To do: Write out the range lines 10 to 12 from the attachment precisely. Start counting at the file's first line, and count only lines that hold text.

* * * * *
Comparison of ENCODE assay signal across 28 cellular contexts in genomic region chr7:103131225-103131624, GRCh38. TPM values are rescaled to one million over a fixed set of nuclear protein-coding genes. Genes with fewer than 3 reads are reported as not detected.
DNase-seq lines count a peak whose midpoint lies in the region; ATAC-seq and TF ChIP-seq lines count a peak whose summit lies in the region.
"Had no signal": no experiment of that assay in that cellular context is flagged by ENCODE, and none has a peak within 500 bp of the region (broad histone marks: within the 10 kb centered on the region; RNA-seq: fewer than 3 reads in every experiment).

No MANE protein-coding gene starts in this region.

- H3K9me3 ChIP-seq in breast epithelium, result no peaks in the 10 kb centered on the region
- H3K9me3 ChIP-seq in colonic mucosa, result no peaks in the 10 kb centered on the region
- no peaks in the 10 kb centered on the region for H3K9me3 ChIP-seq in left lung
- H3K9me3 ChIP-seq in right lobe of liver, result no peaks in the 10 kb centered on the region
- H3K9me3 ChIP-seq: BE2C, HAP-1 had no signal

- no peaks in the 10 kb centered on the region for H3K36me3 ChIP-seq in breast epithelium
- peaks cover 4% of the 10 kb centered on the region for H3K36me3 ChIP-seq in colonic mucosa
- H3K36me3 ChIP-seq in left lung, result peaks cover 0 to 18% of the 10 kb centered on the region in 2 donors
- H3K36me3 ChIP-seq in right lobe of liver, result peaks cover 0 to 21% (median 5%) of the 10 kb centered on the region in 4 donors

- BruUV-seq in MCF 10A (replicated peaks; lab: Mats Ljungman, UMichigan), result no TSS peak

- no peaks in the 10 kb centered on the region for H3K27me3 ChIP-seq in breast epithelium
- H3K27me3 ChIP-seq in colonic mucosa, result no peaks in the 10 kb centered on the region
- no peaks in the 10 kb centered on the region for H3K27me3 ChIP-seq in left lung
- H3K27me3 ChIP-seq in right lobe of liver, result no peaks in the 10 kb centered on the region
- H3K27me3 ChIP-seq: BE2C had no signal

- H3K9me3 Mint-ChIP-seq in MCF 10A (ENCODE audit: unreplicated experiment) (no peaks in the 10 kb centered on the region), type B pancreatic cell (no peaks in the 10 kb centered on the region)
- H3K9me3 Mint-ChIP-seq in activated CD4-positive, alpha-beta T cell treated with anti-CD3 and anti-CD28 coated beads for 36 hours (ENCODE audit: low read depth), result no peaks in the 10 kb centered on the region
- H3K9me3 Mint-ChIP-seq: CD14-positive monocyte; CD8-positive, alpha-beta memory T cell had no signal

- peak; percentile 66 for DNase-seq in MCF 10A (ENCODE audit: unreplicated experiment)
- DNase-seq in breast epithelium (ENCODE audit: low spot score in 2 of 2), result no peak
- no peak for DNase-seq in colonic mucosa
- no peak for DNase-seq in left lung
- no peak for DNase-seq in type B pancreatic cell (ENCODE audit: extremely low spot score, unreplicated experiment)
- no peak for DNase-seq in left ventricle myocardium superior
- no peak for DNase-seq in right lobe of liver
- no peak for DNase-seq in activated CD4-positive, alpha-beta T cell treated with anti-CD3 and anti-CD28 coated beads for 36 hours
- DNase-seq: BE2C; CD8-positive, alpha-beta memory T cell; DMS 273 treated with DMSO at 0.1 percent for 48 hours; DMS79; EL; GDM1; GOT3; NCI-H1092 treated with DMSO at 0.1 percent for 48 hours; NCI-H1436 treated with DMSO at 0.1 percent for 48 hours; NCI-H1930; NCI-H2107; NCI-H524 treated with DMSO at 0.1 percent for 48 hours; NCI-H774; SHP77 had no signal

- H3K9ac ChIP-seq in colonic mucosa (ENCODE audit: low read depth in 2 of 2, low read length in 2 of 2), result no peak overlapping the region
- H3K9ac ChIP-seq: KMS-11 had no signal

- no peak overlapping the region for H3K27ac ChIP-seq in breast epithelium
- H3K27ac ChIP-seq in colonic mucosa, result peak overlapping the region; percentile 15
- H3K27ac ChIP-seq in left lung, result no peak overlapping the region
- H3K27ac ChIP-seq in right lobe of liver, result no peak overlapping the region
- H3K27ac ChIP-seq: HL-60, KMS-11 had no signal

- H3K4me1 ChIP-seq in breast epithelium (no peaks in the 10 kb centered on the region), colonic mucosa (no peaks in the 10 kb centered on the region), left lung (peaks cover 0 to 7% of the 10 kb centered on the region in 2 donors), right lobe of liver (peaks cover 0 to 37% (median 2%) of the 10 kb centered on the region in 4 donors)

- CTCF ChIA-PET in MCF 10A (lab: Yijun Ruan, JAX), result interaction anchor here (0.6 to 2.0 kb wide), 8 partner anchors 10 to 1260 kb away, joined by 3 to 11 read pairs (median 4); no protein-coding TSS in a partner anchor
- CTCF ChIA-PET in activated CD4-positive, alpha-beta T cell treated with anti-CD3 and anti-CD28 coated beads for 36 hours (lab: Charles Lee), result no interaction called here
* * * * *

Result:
- no peaks in the 10 kb centered on the region for H3K36me3 ChIP-seq in breast epithelium
- peaks cover 4% of the 10 kb centered on the region for H3K36me3 ChIP-seq in colonic mucosa
- H3K36me3 ChIP-seq in left lung, result peaks cover 0 to 18% of the 10 kb centered on the region in 2 donors